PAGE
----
Sometimes I can be a hoarder – buying and hiding supplies for ‘later’. It could be that I think it may be a fun activity but not interesting for the group currently in care. It may be that the time or space is not yet appropriate and the activity will be offered when the conditions are right. Yes, admittedly there have been times I’ve forgotten about some supplies and then re-discovered them while looking for something else.
Last summer I set aside supplies for two sensory play activities that I wanted to do in the winter. Usually I like to do messy play activities outside so summer would be best but for these activities I thought a ‘cleaner’, indoor environment would be better. Besides sometimes in the winter we can’t be outside as much as we’d like to and we need something different to do when we are cooped up inside.
So, earlier this month when it was bitterly cold outside, we tried a new play dough recipe. Yes, we’ve made and played with play dough many, many times but this recipe claimed to make ‘stretchy’ play dough. It used one part hair conditioner and two parts corn flour. I let the children each mix their own batch.
There was a lot of trial and error – too wet, add more flour – too dry, add more conditioner. Maybe it was the quality of the dollar store conditioner but the mixture never did become stretchy however the ‘coconut’ scent was a pleasant break from winter. Later the children added the paint colour of their choice and when done we bagged each one separately so we could play with them again on other days too. Not exactly the result I envisioned but still enjoyable.
The second activity I offered was water beads. I’ll admit that when I first got them I doubted that teeny tiny bag of wee little dry beads would be enough for all the children and thought maybe I should have ordered two bags. I put the package in my desk drawer to save for a week when it was really cold outside.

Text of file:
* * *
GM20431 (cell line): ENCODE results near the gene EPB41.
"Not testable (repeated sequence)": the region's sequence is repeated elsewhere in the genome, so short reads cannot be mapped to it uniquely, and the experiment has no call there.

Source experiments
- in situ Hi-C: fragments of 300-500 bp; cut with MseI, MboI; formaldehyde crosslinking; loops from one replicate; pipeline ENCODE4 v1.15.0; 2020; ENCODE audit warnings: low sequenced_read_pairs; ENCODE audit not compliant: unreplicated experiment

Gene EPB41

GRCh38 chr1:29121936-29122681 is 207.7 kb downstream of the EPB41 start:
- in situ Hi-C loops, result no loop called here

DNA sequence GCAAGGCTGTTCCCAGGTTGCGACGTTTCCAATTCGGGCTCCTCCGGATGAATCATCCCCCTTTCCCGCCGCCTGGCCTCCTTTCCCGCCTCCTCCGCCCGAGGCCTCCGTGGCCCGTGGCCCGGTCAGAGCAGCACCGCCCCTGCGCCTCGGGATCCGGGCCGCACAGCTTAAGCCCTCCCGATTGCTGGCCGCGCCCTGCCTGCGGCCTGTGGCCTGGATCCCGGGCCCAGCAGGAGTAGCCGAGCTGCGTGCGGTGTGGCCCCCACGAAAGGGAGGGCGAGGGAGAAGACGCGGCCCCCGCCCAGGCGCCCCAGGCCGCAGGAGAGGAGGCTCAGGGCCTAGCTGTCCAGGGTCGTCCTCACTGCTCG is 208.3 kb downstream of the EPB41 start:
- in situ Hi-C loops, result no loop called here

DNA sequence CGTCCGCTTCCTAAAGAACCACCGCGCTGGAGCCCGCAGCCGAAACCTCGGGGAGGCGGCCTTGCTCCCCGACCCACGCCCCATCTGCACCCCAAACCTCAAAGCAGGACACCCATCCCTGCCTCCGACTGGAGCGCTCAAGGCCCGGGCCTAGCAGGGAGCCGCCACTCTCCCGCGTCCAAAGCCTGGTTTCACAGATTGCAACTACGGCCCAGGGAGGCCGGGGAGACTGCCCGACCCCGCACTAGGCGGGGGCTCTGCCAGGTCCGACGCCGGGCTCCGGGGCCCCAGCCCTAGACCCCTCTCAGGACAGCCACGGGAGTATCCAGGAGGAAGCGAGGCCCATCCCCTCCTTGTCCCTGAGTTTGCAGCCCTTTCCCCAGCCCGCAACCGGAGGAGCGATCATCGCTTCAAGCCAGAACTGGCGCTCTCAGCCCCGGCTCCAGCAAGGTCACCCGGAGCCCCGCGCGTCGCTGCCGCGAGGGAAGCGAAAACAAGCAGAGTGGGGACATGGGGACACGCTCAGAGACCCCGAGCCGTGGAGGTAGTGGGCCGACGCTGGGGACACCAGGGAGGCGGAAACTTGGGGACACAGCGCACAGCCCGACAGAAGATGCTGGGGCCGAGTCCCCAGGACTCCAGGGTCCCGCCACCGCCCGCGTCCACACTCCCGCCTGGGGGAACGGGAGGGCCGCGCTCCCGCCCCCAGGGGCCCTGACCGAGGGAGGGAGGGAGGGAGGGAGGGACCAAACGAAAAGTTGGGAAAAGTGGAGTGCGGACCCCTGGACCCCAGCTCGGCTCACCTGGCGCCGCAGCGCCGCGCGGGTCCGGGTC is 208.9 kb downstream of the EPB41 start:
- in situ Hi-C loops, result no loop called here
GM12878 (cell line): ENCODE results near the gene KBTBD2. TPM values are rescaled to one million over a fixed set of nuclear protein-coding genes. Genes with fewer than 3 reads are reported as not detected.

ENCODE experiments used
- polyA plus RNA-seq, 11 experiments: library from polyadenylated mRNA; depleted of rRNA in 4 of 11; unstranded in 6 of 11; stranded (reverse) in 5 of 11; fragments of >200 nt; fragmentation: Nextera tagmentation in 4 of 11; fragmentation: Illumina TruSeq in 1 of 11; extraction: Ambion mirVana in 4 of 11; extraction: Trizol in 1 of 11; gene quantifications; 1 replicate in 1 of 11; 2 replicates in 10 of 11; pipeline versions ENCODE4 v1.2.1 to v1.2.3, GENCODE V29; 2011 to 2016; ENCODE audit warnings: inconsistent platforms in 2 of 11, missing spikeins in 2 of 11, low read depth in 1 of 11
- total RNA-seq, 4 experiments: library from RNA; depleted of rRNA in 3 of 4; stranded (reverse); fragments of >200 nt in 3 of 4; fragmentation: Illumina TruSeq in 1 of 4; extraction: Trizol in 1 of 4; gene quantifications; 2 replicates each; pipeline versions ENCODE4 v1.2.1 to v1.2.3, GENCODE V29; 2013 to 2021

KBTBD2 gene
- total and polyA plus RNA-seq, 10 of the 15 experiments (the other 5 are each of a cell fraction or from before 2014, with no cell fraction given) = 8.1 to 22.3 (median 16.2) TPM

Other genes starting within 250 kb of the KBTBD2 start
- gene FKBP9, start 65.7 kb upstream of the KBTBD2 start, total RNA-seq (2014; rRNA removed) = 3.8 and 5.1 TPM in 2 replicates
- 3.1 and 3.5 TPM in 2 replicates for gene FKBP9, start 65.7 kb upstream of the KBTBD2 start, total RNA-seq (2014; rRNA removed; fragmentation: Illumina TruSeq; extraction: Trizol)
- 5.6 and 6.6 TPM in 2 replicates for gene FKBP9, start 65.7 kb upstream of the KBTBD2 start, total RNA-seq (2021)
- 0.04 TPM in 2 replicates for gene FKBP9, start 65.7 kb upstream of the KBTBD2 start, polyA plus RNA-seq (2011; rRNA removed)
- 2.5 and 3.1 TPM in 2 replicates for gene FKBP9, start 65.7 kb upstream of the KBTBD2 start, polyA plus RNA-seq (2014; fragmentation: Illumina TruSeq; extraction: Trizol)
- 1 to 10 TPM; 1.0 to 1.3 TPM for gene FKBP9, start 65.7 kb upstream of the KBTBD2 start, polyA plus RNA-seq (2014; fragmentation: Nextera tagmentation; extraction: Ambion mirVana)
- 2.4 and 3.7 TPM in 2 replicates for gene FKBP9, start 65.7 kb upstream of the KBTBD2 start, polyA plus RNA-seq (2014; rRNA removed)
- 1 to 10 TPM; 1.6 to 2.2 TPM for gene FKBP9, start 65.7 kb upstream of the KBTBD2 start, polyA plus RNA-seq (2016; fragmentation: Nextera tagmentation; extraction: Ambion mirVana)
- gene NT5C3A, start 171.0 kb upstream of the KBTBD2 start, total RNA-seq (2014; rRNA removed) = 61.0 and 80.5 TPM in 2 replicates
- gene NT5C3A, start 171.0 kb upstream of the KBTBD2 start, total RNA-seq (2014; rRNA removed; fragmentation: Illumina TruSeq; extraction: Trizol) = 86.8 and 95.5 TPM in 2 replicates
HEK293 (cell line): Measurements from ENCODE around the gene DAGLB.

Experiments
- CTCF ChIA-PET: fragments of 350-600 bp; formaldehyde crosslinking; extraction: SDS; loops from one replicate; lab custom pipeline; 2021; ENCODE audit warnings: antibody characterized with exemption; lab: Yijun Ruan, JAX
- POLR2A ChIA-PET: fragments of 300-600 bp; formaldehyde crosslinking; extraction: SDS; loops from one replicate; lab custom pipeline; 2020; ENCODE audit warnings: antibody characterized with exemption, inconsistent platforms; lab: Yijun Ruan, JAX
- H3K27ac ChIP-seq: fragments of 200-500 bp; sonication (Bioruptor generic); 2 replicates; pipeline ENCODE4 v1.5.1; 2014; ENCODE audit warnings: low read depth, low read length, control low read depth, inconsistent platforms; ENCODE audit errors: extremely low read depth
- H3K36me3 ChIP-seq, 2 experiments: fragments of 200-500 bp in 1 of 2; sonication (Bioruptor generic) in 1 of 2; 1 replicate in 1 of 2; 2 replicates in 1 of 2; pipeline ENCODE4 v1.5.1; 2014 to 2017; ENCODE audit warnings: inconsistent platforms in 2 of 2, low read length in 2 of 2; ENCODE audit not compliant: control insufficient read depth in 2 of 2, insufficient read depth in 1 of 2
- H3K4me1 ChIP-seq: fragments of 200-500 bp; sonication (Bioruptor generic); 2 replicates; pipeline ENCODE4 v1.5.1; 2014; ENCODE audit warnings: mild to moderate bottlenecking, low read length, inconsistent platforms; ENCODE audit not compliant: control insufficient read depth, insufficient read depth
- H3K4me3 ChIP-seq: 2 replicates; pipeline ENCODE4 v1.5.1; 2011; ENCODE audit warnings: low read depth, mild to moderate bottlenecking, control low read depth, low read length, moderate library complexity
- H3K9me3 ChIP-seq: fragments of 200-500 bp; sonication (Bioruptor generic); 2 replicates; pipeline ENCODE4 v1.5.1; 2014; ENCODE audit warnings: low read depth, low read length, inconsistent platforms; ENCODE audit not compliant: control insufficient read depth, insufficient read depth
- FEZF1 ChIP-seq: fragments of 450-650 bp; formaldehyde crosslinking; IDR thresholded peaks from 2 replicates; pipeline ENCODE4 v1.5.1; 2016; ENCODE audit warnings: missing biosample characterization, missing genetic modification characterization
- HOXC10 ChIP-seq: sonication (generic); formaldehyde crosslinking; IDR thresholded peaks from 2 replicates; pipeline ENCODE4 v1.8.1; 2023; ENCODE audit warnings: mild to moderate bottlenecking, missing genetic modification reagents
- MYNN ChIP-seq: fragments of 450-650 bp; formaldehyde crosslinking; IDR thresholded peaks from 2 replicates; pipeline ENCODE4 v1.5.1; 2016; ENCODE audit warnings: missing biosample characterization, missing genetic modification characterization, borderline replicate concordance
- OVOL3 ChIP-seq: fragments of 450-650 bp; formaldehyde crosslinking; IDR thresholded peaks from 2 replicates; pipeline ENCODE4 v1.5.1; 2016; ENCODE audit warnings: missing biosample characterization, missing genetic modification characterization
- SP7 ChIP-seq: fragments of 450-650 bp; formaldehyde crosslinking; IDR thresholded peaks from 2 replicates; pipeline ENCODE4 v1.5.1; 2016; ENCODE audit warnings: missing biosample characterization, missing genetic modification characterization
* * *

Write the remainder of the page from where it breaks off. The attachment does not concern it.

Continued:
Last week I filled two bins with nice warm water and added some dry water beads – at first they were barely noticeable in all that water so I also added some pipettes and other water toys too. The children enjoyed the water play and eventually the beads soaked up enough water that we could see them better but they were still almost impossible to pick up.
Later that afternoon we checked and they had soaked up all the water – this was really exciting! This is what HALF a teeny, tiny bag of water beads looks like when they are all wet;
I love the way the water beads feel – they may be one of myfavourite sensory bin items and the children really like them too. I don’t even mind when the occasional one bounces out of the bin – even when I accidentally step on one it doesn’t break. Picking up strays is a whole additional activity.
The instructions say the beads are reusable so we experimented by putting a few in a smaller container and letting them dry out. It took just two days for them to dehydrate back to their original size. If I had taken a ‘before’ picture you would see that when wet these beads had filled the whole bottom of this container – magic
I’m certain this is an activity we will enjoy many more times to come. In fact, I’m wondering if we might even try putting some in a container on the light panel…